Stephanie Danler’s first novel, “Sweetbitter,” about a young woman in New York City’s restaurant world, is going to make a lot of people hungry. It did for me, at any rate. My copy, I notice, has some grease stains in it, a few red pepper flakes, a stubby bit of mint.
“Sweetbitter” will be consumed with special avidity by young food people — sommeliers, cheesemakers, sous chefs, managers, pastry wizards — who dream of making it in the big city, or at least of making it by big-city standards.
It’s an unpretentious, truth-dealing, summer-weight novel — bought by Knopf in an attention-grabbing six-figure deal — that reads like a letter home from a self-deprecating friend. In this case, that friend is named Tess, like Thomas Hardy’s heroine and Melanie Griffith’s striving secretary in “Working Girl.”
This Tess is 22 when she escapes her unnamed hometown and its “twin pillars of football and church” and drives into Manhattan. “Let’s say I was born in late June of 2006 when I came over the George Washington Bridge at 7 a.m.,” she says, “with the sun circulating and dawning, the sky full of sharp corners of light, before the exhaust rose, before the heat gridlocked in, windows unrolled, radio turned up to some impossibly hopeful pop song, open, open, open.”
Thanks to her poise and friendly good looks, Tess finds a job as an apprentice server at a restaurant that’s clearly modeled after Union Square Cafe, one of Manhattan’s best. (The author has worked at Union Square Cafe and at another cheerful restaurant, Buvette.) She finds a scuzzy apartment in a cheap section of Williamsburg, Brooklyn.
Tess falls deeply into her work and feels the city begin to unfold for her. Danler is a sensitive observer of the almost wartime camaraderie among workers at a restaurant that’s humming at full capacity, of the exhaustion, of the postshift drinking in dive bars until dawn, of the sex and other stimulants — the biggest one simply being young and alive and open to the animal and intellectual possibilities that New York City offers.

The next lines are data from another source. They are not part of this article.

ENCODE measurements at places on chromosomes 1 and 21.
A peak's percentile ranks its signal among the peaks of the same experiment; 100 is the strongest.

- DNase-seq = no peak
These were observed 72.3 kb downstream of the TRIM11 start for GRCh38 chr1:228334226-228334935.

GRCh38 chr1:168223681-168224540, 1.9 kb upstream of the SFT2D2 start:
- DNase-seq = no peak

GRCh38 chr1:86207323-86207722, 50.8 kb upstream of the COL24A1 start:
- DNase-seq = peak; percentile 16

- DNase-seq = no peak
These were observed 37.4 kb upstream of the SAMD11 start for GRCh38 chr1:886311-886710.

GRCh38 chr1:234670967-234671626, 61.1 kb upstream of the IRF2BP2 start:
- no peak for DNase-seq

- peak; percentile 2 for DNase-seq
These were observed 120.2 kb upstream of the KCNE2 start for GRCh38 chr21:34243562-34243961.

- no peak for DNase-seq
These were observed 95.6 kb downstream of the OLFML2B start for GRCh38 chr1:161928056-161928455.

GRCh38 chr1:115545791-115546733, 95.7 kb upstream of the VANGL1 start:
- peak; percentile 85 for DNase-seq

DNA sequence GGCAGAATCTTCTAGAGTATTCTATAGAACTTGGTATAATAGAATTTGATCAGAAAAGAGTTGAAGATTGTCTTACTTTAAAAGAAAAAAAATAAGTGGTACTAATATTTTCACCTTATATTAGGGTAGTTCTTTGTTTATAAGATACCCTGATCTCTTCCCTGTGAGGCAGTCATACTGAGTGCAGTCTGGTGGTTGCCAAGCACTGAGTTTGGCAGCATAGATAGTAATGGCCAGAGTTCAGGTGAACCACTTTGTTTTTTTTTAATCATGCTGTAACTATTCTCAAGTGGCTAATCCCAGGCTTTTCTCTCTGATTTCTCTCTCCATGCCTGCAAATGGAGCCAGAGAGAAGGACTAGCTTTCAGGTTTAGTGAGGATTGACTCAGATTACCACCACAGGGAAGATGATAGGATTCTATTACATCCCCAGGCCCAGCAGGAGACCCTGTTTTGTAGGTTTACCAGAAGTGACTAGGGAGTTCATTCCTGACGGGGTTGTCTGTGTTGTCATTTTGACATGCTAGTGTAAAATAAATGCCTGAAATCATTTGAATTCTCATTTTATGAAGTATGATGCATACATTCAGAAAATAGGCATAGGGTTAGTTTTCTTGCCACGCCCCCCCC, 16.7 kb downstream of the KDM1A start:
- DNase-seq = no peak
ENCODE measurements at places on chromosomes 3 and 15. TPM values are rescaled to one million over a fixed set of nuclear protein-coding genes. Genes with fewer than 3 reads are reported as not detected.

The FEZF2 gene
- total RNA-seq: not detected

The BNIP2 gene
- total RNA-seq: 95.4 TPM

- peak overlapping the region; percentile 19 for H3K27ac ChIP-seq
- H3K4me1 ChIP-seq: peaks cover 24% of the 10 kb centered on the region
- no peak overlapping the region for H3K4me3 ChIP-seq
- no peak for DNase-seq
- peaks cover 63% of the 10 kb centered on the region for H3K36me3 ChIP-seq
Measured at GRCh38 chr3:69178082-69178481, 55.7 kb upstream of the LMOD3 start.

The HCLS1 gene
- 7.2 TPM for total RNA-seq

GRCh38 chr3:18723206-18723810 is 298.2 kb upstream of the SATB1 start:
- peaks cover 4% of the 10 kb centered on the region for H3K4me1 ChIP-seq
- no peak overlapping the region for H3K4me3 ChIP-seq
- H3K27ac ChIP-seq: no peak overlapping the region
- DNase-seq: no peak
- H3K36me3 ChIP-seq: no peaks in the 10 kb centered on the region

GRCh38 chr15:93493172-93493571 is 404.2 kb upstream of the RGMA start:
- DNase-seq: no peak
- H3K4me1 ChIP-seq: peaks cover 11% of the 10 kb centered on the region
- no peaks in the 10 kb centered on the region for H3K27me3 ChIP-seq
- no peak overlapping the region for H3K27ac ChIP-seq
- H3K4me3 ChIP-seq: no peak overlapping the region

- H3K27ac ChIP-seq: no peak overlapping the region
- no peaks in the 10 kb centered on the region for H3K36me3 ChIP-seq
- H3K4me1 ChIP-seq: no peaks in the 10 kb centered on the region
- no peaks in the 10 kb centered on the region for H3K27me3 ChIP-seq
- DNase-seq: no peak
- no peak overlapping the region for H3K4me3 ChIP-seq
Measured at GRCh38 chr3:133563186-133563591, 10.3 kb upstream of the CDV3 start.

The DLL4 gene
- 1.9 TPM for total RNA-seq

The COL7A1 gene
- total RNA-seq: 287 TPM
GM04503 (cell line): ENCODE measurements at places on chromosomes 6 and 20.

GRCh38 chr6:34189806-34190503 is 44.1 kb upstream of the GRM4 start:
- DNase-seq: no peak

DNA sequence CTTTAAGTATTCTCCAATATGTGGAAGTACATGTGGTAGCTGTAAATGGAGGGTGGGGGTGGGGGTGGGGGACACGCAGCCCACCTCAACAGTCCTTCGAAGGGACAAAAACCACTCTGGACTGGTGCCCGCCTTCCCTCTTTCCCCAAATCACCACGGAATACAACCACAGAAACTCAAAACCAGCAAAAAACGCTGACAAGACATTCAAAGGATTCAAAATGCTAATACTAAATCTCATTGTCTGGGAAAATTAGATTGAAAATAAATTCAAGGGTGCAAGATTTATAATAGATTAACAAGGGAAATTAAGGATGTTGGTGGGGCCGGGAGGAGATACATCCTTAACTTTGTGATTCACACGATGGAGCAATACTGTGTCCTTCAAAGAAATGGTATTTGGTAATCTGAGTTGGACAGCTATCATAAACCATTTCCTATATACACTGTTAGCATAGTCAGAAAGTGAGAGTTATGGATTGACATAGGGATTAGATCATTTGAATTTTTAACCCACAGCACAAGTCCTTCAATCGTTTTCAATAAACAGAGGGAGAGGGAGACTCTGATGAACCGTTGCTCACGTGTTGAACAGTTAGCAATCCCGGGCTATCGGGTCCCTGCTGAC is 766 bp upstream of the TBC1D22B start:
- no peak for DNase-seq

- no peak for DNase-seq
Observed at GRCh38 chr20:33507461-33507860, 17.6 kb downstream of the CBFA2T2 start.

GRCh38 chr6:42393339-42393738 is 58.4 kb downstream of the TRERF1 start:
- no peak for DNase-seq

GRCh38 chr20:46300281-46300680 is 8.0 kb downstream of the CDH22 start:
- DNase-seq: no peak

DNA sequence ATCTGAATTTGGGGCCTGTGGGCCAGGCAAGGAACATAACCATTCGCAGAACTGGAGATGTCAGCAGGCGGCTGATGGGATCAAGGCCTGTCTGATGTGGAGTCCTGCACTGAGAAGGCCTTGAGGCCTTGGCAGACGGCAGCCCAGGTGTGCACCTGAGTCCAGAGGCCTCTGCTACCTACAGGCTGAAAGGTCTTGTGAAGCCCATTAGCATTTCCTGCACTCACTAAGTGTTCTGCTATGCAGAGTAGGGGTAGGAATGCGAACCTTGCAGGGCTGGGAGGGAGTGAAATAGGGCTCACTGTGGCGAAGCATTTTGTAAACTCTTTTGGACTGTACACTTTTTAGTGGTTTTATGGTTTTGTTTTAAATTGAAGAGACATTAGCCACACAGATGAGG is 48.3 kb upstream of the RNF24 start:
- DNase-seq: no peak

Once upon a time, this sort of aspirational, young person’s novel was written about writers and artists. Food workers are climbing the status ladder. Now these novels are about chefs or even, in this case, servers. This book has an onrushing “Bright Lights, Big City” vibe and falls into an emerging genre you might call Bright Lights, Small Plates.
A restaurant, like a platoon in a war novel, allows a writer to deploy a large cast with relative ease. In “Sweetbitter” we meet a handsome if hard-bitten young bartender (“He drank like he was the only person who understood beer”); an enigmatic female head server who is Tess’ mentor and tormentor; a harried chef; a manager who does more than ogle his favorite female employees. None feel like stereotypes.
A subtle sense of melancholy hangs over these men and women. They’re happy to be where they are; in fact, they feel chosen. But they’re nearly all here because of other dreams that were thwarted. They’re failed poets or academics. Tess had hoped to be a photographer.
This novel, which reads a bit like a food world version of Curtis Sittenfeld’s “Prep,” gets off to a bad start. You notice that its four sections are named after the seasons, as if they were George Winston albums. At the beginning there are gimmicky interpolated sections about things like the nature of sweet versus sour. You fear you may be headed into a genre fiction tunnel of love.
Those fears are quickly dispelled. Danler is a gifted commenter (chilly autumn air in Manhattan “tasted of steel knives and filtered water”) on many things, class especially. An awareness of privilege runs through this novel like a tendon. “If you’re good at this job,” she asks, “what exactly are you good at?”
“Sweetbitter” grows darker than you might expect, in terms of where Tess’ desires lead her. It’s a book about hunger of every variety, even the sort that can disturb you and make you sometimes ask yourself, as does Tess, “Was I a monster or was this what it felt like to be a person?”